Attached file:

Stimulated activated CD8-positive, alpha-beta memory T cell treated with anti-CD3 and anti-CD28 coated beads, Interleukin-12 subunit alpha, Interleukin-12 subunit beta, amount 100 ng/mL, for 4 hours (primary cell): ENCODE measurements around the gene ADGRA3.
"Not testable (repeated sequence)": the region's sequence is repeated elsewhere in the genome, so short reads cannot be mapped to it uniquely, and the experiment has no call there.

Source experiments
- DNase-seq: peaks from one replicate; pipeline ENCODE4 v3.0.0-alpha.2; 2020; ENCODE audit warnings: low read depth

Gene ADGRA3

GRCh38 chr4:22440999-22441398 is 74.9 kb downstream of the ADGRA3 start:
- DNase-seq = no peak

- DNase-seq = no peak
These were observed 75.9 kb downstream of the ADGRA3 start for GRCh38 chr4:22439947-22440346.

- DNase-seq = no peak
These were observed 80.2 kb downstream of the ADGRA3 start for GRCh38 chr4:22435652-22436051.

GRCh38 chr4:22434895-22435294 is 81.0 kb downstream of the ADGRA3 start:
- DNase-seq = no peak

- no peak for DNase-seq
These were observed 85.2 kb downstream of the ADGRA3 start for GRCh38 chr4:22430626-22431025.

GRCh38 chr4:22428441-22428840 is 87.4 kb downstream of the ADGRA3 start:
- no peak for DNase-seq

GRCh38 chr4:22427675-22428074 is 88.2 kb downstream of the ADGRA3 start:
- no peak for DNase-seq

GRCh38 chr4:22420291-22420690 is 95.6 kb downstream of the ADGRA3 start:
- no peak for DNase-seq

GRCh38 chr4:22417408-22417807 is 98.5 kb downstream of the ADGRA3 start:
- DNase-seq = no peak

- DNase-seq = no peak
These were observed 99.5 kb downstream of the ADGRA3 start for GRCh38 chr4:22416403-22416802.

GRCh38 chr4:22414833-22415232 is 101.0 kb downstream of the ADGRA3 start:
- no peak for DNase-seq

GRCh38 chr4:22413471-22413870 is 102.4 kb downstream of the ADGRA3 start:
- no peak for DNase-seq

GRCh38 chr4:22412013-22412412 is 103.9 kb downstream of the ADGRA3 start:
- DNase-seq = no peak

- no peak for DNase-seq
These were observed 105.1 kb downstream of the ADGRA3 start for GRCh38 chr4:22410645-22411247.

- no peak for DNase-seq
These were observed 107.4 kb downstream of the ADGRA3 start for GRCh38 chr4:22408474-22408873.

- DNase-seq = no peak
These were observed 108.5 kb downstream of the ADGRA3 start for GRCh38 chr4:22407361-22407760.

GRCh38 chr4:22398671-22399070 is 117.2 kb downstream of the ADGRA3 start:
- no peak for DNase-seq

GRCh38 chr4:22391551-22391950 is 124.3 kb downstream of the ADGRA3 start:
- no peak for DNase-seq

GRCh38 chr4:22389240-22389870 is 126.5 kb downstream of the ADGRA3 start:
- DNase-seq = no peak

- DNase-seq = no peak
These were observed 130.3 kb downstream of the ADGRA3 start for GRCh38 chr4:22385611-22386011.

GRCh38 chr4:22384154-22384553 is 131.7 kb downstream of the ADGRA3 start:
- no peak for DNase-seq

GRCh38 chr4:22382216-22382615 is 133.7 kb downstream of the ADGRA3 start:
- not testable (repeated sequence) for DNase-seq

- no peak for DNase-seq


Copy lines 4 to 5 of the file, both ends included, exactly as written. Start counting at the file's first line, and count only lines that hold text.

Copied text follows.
- DNase-seq: peaks from one replicate; pipeline ENCODE4 v3.0.0-alpha.2; 2020; ENCODE audit warnings: low read depth

Gene ADGRA3